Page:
Sensory, Dyadic Play, and Body Based Activities for Children and their Caregivers: Supporting Emotional Regulation after Trauma
Children and young people who have experienced harm, abuse and neglect often experience fear and mistrust even long after their experience of trauma.
Many children will have many unmet attachment needs and unfinished developmental tasks because of what has happened to them.
The aim of this workshop will be to increase practitioners skills in assessing children and young people in terms of what their missing experiences are and where they are at developmentally based on the impacts of their trauma experience.
There will be a focus on how practitioners can use neurobiology of trauma and attachment knowledge into practice to support children and their parents in playful dyadic connection through somatic body based exercises and sensory activities; both of which can encourage emotional regulation, development and trauma integration needed for healing and recovery.
This is a practical workshop and there may be some invitations to explore body movements, so please wear comfortable clothing !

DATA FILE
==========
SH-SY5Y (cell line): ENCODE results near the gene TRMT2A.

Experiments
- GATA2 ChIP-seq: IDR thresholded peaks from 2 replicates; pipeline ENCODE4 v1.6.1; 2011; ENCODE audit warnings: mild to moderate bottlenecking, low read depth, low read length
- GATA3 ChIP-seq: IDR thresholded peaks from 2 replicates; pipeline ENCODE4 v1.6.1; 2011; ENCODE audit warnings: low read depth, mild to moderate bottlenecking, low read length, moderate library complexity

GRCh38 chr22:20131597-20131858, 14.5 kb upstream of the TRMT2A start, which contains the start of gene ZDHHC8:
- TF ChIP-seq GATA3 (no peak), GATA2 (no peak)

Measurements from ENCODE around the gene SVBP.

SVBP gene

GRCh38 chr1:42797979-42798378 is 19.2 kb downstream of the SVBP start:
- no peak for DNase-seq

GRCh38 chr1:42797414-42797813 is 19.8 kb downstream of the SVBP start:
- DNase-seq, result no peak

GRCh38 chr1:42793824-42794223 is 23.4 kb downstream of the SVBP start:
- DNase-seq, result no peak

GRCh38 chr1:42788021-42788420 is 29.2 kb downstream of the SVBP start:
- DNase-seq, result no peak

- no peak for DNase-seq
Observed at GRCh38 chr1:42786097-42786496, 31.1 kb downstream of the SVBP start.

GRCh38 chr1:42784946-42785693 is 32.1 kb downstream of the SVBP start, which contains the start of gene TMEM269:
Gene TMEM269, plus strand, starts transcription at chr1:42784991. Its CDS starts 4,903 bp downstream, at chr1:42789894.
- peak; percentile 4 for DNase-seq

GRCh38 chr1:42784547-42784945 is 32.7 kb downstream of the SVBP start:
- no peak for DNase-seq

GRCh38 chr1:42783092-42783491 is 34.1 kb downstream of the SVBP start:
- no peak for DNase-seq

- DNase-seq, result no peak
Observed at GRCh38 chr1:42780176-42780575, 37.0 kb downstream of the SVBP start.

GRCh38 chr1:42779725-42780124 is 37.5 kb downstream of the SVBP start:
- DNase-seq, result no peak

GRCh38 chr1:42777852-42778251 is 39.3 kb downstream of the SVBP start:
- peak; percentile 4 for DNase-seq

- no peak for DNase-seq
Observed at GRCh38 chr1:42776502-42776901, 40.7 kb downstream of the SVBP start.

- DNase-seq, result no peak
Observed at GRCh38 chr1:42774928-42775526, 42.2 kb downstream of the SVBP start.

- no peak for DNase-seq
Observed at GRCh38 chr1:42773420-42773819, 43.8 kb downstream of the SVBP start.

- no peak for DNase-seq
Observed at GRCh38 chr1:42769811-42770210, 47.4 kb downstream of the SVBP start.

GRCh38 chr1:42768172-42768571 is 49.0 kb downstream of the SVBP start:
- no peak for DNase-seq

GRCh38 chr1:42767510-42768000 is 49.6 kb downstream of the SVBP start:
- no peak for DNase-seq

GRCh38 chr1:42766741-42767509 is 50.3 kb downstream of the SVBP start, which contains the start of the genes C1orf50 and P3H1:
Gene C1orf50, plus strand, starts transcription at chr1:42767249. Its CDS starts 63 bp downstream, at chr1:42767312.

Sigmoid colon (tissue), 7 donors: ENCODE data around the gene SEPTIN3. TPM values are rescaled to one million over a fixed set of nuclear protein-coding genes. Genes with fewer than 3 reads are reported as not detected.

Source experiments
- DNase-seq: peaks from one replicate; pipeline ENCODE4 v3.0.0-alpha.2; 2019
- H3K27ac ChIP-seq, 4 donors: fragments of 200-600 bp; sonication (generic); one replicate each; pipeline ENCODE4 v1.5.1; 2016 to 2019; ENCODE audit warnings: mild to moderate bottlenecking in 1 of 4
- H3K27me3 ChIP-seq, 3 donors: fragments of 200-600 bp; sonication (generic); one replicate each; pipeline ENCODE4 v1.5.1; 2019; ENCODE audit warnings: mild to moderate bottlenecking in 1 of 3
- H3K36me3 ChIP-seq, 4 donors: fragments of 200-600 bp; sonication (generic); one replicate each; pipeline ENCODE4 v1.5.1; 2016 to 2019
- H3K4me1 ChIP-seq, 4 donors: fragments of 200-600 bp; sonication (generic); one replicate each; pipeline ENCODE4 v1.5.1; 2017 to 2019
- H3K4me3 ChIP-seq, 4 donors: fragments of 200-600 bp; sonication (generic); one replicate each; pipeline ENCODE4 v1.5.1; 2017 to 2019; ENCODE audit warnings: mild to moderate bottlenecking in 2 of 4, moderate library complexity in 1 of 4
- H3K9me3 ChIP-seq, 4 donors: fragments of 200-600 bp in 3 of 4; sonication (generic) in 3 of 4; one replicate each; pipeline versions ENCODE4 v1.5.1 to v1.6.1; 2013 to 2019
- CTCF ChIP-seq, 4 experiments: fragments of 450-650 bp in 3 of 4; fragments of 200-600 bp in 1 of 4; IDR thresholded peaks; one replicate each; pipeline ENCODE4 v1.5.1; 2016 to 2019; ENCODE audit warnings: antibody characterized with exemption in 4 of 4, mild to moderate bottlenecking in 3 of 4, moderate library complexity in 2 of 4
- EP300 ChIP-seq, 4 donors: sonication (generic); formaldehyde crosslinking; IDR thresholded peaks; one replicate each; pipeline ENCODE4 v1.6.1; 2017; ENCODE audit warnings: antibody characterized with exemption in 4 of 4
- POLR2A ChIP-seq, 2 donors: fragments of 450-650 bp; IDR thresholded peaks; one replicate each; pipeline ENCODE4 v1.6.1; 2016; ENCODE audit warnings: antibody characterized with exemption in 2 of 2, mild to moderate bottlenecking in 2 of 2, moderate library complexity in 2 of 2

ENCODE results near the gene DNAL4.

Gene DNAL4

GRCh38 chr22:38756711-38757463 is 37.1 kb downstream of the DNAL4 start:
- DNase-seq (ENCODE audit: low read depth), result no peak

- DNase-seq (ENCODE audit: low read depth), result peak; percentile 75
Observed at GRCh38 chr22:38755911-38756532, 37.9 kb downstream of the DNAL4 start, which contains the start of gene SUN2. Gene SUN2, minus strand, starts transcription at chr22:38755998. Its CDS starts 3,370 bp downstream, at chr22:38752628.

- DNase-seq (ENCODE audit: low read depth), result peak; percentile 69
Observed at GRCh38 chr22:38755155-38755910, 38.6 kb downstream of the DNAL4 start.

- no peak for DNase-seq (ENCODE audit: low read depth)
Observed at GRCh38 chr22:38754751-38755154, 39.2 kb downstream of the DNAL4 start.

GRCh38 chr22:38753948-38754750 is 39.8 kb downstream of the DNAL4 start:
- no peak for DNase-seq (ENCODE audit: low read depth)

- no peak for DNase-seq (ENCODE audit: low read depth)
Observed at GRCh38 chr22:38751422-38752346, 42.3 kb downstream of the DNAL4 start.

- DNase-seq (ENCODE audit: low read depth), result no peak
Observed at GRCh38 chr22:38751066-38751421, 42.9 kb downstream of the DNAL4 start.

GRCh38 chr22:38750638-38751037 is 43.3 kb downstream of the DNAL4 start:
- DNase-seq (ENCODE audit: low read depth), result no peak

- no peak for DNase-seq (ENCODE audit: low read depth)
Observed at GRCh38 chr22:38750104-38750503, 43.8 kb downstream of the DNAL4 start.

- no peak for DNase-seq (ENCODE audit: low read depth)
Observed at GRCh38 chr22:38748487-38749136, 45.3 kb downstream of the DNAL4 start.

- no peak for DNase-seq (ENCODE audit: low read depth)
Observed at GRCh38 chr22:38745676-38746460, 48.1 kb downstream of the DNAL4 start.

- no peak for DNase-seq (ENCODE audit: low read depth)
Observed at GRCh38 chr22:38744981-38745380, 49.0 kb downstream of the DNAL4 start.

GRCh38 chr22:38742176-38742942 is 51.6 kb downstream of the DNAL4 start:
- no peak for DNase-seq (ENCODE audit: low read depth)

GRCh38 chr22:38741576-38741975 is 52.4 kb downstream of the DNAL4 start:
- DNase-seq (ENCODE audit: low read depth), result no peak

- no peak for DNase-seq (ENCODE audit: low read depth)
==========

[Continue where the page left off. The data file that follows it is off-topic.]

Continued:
- Expand their knowledge on the neurobiology of attachment and trauma in relation to the developing brain;
- Increase their knowledge and skills in using practical therapeutic activities and tools for safely engaging children and their caregivers in body based exercises and sensor based activities, and
- Gain a deeper trauma-specific understanding of how to match and implement body and sensory-based activities to soothe the child’s unique trauma expressions/responses.
Who should attend this workshop?
TEI funded and all other community services
Ashley Gobeil is a Clinical Social worker and child and family therapist who has a master’s in social health & Counselling and a Master of Social Work Qualifying. Ashley has been working with children and young people for the past 12 years in contexts such as childcare, youth residential care, domestic and family violence, family dispute resolution, and child abuse and neglect. Ashley’s therapeutic positions in NGO settings have provided her with great understanding of complex trauma & neurobiology, attachment theories, anxiety and depression, gendered violence, family law, group work, and art and play therapy.
LEAD, ph (02) 9620 6172 or email firstname.lastname@example.org